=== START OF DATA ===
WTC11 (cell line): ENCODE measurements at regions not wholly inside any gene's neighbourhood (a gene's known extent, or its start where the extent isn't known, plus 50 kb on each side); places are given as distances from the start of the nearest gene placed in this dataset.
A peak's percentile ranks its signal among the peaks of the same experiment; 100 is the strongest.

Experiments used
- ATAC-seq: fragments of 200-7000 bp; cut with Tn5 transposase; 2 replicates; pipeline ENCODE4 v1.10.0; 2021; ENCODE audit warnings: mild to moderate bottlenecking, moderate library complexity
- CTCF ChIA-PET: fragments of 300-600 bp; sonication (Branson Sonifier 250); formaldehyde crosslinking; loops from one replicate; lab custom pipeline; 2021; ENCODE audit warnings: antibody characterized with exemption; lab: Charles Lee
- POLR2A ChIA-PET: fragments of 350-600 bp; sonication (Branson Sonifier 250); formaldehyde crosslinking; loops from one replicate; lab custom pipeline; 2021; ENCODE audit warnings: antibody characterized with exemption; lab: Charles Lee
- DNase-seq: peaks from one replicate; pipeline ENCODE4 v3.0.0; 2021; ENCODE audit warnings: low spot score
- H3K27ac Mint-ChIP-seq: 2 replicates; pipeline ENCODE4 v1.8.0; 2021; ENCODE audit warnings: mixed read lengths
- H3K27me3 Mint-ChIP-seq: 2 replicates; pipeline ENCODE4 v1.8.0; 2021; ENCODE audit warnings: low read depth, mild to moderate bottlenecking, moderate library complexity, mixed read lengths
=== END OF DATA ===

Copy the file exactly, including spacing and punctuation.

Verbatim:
WTC11 (cell line): ENCODE measurements at regions not wholly inside any gene's neighbourhood (a gene's known extent, or its start where the extent isn't known, plus 50 kb on each side); places are given as distances from the start of the nearest gene placed in this dataset.
A peak's percentile ranks its signal among the peaks of the same experiment; 100 is the strongest.

Experiments used
- ATAC-seq: fragments of 200-7000 bp; cut with Tn5 transposase; 2 replicates; pipeline ENCODE4 v1.10.0; 2021; ENCODE audit warnings: mild to moderate bottlenecking, moderate library complexity
- CTCF ChIA-PET: fragments of 300-600 bp; sonication (Branson Sonifier 250); formaldehyde crosslinking; loops from one replicate; lab custom pipeline; 2021; ENCODE audit warnings: antibody characterized with exemption; lab: Charles Lee
- POLR2A ChIA-PET: fragments of 350-600 bp; sonication (Branson Sonifier 250); formaldehyde crosslinking; loops from one replicate; lab custom pipeline; 2021; ENCODE audit warnings: antibody characterized with exemption; lab: Charles Lee
- DNase-seq: peaks from one replicate; pipeline ENCODE4 v3.0.0; 2021; ENCODE audit warnings: low spot score
- H3K27ac Mint-ChIP-seq: 2 replicates; pipeline ENCODE4 v1.8.0; 2021; ENCODE audit warnings: mixed read lengths
- H3K27me3 Mint-ChIP-seq: 2 replicates; pipeline ENCODE4 v1.8.0; 2021; ENCODE audit warnings: low read depth, mild to moderate bottlenecking, moderate library complexity, mixed read lengths